The State of Great Golf in Michigan

By: Joel Zuckerman


The beverage cart girl was relaxing in solitude on a shady curve in the cart path, engrossed in a paperback. We rounded the corner to the tee box, and she brightened when spying some potential new customers. "Where are all the other golfers?" I asked, as she gathered our order. Her succinct answer summed up the state of Michigan resort golf, circa summer of 2008. "Short on cash, I guess," was her matter-of-fact reply, "either that, or unemployed."

A recent foray to northern Michigan was proof positive what had long been my suspicion - the golf is nothing short of tremendous. The variety, conditioning, topography and absolute dearth of play make it a Shangri-La for anyone who likes to chase a dimpled ball with stick in hand. But the rough reality of current economic conditions, particularly in the hard-hit automotive industry, makes these exceptional courses in and around Traverse City and Gaylord a "must-see, must-spend" destination.

St. Ive's Resort & Tullymore

Kevin O'Brien is both the general manager and director of golf at St. Ive's Resort, a 36-hole complex in the center of the state, about an hour north of Grand Rapids, two hours north of Detroit, halfway to the main resort areas further north. St. Ive's is a Jerry Matthews design, about six miles from sister course Tullymore, a Jim Engh-designed beauty.

"If you haven't been here and experienced the golf, it's hard to explain how wonderful it really is," states O'Brien, a pro with nearly 25 years of experience, and like the vast majority of his in-state colleagues, a native Michigander himself. "Part of the appeal of our facility in particular is the fact that it's that much closer to the urban areas of Detroit and Chicago. The round trip travel time is reduced by as much as four or five hours."

St. Ive's has the more dramatic topography, with tee shots descending to crowned fairways and approach shots that climb back to the original elevation. The on-course views include Lake Mecosta, Blue Lake and Round Lake. Tullymore features Engh's whimsical bunker patterns, funky greens, several drive-and-pitch par-4s, and a tremendous amount of bordering wetlands - nearly half of the 800-acre property. Both courses feature impeccable conditioning that rival any top-tier private club.

"The economic conditions have definitely been challenging," continues O'Brien. "But our marketing has been aggressive, and has paid off. In August we expect that about 60 percent of rounds played will be from out-of-state, places like Illinois and Indiana. We are adding facilities, building a beautiful new clubhouse, and selling housing lots. We are weathering the storm, and the outlook for the future is good." Apparently, the mindset of the second-home buyers in the region mimics that of St. Ive's new ownership group. They all believe that investing in a down economy, as opposed to when thing are booming, makes the most long-term sense.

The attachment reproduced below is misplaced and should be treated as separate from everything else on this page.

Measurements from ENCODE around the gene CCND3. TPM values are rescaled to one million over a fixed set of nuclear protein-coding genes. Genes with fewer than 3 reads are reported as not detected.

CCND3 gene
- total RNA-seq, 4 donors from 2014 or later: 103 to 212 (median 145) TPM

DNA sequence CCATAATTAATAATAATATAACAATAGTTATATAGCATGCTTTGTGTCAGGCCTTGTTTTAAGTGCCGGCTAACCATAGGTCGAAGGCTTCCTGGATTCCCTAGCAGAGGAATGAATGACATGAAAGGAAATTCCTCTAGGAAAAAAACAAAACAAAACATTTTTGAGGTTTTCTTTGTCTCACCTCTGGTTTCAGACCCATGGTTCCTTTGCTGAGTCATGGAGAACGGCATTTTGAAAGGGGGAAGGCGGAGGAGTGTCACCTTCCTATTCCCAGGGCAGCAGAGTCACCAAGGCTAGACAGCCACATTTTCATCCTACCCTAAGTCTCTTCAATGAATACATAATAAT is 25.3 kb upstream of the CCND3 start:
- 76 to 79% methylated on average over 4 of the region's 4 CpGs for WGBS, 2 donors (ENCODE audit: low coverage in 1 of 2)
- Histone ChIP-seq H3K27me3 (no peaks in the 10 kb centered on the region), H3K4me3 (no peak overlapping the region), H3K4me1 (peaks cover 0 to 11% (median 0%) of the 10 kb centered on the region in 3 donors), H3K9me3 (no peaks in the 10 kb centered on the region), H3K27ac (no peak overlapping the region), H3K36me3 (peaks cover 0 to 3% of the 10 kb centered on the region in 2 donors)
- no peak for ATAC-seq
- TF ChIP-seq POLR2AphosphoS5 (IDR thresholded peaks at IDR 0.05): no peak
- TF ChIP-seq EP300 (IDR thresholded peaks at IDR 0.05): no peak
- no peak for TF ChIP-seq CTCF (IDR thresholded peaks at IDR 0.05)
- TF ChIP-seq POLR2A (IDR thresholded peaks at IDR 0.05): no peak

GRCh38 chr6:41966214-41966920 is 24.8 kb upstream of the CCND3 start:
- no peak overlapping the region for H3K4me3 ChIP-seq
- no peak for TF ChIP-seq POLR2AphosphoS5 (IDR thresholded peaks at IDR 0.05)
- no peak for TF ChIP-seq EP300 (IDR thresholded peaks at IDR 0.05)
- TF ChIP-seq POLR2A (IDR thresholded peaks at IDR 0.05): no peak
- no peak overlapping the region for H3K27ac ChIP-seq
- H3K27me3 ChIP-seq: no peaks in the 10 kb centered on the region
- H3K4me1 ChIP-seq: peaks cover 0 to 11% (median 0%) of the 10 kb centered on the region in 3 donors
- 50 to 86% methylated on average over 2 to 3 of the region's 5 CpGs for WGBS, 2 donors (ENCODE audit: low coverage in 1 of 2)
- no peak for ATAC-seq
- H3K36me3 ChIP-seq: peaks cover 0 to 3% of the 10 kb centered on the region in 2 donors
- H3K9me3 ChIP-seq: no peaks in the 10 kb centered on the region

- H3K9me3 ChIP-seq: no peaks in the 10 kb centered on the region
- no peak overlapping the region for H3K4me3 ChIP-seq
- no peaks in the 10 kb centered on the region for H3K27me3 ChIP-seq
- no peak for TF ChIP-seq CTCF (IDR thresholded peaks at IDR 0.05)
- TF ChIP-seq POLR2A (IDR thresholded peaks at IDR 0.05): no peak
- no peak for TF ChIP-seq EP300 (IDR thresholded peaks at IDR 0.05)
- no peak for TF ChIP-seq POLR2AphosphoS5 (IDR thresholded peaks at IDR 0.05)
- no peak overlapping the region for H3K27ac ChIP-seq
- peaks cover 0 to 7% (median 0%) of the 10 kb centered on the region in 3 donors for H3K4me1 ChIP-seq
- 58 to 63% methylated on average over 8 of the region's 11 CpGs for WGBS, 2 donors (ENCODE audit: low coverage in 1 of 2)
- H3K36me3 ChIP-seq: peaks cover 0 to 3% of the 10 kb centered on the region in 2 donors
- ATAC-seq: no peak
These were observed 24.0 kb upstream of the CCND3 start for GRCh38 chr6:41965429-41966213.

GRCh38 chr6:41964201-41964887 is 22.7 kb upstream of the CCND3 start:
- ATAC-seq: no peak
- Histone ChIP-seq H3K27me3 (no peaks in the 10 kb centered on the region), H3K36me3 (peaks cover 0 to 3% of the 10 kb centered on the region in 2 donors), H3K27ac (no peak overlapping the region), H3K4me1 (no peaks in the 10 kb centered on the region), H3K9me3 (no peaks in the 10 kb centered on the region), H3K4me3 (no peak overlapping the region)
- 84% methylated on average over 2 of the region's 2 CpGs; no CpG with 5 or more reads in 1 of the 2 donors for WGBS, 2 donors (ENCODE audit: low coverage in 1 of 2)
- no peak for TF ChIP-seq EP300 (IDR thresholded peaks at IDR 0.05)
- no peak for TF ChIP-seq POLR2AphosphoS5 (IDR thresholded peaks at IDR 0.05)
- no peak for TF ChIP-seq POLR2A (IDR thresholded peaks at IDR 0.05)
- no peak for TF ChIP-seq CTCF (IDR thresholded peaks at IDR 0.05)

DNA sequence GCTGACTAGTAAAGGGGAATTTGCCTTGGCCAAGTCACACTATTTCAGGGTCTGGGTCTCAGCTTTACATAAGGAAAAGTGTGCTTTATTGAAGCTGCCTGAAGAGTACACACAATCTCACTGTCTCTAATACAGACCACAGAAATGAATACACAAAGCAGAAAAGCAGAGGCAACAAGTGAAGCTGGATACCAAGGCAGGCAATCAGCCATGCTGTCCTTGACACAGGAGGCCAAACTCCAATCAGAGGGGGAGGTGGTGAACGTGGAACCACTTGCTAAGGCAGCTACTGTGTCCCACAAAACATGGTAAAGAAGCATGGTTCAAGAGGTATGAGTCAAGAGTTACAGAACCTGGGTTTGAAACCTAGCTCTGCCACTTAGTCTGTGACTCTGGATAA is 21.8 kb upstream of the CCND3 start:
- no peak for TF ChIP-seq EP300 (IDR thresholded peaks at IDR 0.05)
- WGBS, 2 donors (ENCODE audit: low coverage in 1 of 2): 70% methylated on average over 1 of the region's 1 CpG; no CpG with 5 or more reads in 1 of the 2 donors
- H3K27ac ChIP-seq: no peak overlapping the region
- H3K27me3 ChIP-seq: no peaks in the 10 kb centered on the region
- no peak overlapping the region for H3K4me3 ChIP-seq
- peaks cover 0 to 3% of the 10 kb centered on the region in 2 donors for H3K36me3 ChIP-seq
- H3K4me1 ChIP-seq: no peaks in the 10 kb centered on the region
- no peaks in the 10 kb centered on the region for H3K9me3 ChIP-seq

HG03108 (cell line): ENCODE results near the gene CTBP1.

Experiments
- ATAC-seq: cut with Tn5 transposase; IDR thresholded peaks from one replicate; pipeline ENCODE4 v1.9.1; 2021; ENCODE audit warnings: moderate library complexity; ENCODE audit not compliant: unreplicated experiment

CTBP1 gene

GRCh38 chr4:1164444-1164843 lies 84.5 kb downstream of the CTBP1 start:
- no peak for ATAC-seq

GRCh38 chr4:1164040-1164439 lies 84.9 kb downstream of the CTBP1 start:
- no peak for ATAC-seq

Treetops

During a beautiful late-spring weekend, there was very little play at Tullymore, up at Treetops, and even on some of the courses we passed on the roadways. All 81 holes at Treetops are owned by well-known golf instructor Rick Smith, and the facility is a treat regardless of the ebb and flow of the tee sheet.

Masterpiece, located several miles from the other courses, is a Robert Trent Jones design that opened in 1987. It features dramatic elevation changes with far-reaching views for up to 30 miles. The Premier, created by Tom Fazio, is more user-friendly, with vast, bowl-shaped fairways to corral errant shots. Tradition, a design by Smith, is the newest addition to the resort. It is built on gently rolling land that is partially wooded and it boasts some of the best greens in Michigan. It has the classic look of a course that was built many years ago. Signature, also by Smith, features plenty of natural vegetation and a variety of hardwoods and pines to create a picturesque setting for some of the most demanding holes at Treetops. Finally, Threetops has been called the finest par-3 course in the world, and offers thrilling elevation changes ranging from 90 to 170 feet.

Boyne Highlands Resort

Boyne Mountain Resort's vast golf holdings begin about 20 miles west of Treetops. The Heather Course at Boyne Highlands is the original course at Boyne, a mid-60s, Robert Trent Jones design. It's a pastoral, wooded routing with some natural amphitheaters and several times the host venue for the Michigan Amateur, and is, on tap once again, for the 100th anniversary playing of the tournament a few years hence.